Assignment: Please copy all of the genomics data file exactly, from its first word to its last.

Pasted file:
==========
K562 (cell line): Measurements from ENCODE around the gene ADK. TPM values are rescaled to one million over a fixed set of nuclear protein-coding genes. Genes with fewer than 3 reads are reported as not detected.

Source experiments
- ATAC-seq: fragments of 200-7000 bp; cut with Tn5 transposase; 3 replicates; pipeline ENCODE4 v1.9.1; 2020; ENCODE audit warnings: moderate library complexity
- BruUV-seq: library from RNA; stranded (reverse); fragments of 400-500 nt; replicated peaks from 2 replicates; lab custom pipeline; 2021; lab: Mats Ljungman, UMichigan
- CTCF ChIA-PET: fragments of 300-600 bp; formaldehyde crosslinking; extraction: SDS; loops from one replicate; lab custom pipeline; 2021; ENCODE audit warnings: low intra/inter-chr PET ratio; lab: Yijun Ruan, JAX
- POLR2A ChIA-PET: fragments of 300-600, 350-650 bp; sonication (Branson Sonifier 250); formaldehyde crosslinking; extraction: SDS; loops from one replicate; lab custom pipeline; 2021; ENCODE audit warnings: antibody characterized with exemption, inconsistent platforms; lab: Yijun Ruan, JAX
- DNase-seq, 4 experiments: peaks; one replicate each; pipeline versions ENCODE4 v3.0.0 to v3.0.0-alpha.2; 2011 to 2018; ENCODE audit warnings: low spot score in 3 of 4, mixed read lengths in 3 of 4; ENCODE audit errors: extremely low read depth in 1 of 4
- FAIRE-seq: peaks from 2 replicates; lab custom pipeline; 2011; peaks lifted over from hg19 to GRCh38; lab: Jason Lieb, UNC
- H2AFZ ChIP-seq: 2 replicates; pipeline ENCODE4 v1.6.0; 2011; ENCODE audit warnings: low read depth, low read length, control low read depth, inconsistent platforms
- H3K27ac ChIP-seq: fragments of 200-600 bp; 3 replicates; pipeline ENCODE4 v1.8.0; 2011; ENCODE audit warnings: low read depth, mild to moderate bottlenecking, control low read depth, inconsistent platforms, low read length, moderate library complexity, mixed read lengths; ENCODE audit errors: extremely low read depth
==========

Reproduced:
K562 (cell line): Measurements from ENCODE around the gene ADK. TPM values are rescaled to one million over a fixed set of nuclear protein-coding genes. Genes with fewer than 3 reads are reported as not detected.

Source experiments
- ATAC-seq: fragments of 200-7000 bp; cut with Tn5 transposase; 3 replicates; pipeline ENCODE4 v1.9.1; 2020; ENCODE audit warnings: moderate library complexity
- BruUV-seq: library from RNA; stranded (reverse); fragments of 400-500 nt; replicated peaks from 2 replicates; lab custom pipeline; 2021; lab: Mats Ljungman, UMichigan
- CTCF ChIA-PET: fragments of 300-600 bp; formaldehyde crosslinking; extraction: SDS; loops from one replicate; lab custom pipeline; 2021; ENCODE audit warnings: low intra/inter-chr PET ratio; lab: Yijun Ruan, JAX
- POLR2A ChIA-PET: fragments of 300-600, 350-650 bp; sonication (Branson Sonifier 250); formaldehyde crosslinking; extraction: SDS; loops from one replicate; lab custom pipeline; 2021; ENCODE audit warnings: antibody characterized with exemption, inconsistent platforms; lab: Yijun Ruan, JAX
- DNase-seq, 4 experiments: peaks; one replicate each; pipeline versions ENCODE4 v3.0.0 to v3.0.0-alpha.2; 2011 to 2018; ENCODE audit warnings: low spot score in 3 of 4, mixed read lengths in 3 of 4; ENCODE audit errors: extremely low read depth in 1 of 4
- FAIRE-seq: peaks from 2 replicates; lab custom pipeline; 2011; peaks lifted over from hg19 to GRCh38; lab: Jason Lieb, UNC
- H2AFZ ChIP-seq: 2 replicates; pipeline ENCODE4 v1.6.0; 2011; ENCODE audit warnings: low read depth, low read length, control low read depth, inconsistent platforms
- H3K27ac ChIP-seq: fragments of 200-600 bp; 3 replicates; pipeline ENCODE4 v1.8.0; 2011; ENCODE audit warnings: low read depth, mild to moderate bottlenecking, control low read depth, inconsistent platforms, low read length, moderate library complexity, mixed read lengths; ENCODE audit errors: extremely low read depth